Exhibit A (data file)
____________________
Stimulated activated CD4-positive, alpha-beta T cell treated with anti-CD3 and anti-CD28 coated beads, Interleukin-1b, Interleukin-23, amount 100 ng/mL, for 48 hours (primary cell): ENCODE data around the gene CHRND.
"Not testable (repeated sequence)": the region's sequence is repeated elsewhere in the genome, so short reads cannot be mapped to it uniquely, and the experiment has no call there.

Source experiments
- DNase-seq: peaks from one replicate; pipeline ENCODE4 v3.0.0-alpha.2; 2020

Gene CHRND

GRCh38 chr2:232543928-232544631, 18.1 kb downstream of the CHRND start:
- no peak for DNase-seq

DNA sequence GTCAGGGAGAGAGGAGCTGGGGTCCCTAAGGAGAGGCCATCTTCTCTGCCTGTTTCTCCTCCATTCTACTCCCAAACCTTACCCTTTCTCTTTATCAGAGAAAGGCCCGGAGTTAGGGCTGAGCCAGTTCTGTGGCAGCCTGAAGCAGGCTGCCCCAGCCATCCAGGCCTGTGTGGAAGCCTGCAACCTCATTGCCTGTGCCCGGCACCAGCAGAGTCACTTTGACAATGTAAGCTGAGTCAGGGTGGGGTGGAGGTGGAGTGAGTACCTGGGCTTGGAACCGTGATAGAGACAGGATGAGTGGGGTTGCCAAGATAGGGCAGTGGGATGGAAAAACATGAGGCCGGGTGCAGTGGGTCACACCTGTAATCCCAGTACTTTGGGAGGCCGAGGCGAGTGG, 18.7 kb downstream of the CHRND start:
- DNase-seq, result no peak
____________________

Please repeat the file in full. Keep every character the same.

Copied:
Stimulated activated CD4-positive, alpha-beta T cell treated with anti-CD3 and anti-CD28 coated beads, Interleukin-1b, Interleukin-23, amount 100 ng/mL, for 48 hours (primary cell): ENCODE data around the gene CHRND.
"Not testable (repeated sequence)": the region's sequence is repeated elsewhere in the genome, so short reads cannot be mapped to it uniquely, and the experiment has no call there.

Source experiments
- DNase-seq: peaks from one replicate; pipeline ENCODE4 v3.0.0-alpha.2; 2020

Gene CHRND

GRCh38 chr2:232543928-232544631, 18.1 kb downstream of the CHRND start:
- no peak for DNase-seq

DNA sequence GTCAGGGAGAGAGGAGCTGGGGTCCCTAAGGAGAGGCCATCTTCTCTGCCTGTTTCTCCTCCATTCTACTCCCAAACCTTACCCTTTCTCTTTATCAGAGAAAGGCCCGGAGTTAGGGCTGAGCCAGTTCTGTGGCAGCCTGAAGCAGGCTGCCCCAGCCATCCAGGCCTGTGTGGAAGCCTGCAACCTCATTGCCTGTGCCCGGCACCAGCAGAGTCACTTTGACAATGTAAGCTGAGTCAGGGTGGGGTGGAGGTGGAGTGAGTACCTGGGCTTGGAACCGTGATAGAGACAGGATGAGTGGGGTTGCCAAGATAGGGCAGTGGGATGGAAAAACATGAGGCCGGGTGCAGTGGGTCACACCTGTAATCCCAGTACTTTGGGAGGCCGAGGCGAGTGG, 18.7 kb downstream of the CHRND start:
- DNase-seq, result no peak